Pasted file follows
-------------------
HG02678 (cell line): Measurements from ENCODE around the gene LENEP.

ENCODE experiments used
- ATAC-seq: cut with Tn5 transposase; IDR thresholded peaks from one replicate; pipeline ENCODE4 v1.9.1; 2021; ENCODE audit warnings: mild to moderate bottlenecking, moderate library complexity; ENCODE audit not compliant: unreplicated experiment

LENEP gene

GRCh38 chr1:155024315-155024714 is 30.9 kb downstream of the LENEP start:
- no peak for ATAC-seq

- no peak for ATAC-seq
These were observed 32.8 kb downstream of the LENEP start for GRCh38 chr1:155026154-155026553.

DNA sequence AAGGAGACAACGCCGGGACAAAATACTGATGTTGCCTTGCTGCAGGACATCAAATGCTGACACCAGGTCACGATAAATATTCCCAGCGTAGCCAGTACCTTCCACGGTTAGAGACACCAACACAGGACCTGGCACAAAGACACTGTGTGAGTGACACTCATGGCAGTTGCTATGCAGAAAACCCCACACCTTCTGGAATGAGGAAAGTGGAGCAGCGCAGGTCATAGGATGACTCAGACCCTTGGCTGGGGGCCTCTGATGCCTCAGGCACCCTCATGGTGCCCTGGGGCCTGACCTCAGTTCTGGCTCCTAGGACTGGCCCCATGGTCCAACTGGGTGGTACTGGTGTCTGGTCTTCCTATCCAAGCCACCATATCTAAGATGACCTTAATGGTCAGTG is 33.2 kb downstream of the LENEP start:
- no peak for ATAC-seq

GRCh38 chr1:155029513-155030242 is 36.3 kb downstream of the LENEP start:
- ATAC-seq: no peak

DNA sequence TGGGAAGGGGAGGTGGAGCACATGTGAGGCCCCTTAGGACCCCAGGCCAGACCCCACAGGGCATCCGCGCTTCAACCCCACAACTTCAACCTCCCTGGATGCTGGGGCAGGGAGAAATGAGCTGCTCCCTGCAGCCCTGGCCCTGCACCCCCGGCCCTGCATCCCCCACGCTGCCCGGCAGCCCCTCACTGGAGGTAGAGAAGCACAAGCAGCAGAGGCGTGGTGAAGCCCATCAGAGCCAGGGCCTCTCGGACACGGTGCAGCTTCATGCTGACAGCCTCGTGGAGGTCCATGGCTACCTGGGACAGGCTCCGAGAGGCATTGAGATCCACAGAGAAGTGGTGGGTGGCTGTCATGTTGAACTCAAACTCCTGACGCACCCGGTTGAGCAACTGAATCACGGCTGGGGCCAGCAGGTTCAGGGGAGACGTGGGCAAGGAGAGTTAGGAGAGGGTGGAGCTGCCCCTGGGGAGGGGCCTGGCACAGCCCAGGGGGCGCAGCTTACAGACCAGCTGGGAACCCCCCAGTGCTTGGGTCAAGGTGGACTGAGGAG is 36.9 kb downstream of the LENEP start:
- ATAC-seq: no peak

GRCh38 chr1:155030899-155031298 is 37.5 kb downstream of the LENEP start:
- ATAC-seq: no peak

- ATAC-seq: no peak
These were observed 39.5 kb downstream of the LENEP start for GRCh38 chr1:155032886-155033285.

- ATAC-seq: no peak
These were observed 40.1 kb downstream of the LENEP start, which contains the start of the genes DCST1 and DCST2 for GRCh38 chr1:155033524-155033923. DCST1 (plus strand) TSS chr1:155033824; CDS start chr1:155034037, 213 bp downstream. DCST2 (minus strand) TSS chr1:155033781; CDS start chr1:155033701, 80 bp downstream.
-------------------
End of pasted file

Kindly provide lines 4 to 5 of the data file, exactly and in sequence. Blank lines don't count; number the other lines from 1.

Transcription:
LENEP gene

GRCh38 chr1:155024315-155024714 is 30.9 kb downstream of the LENEP start: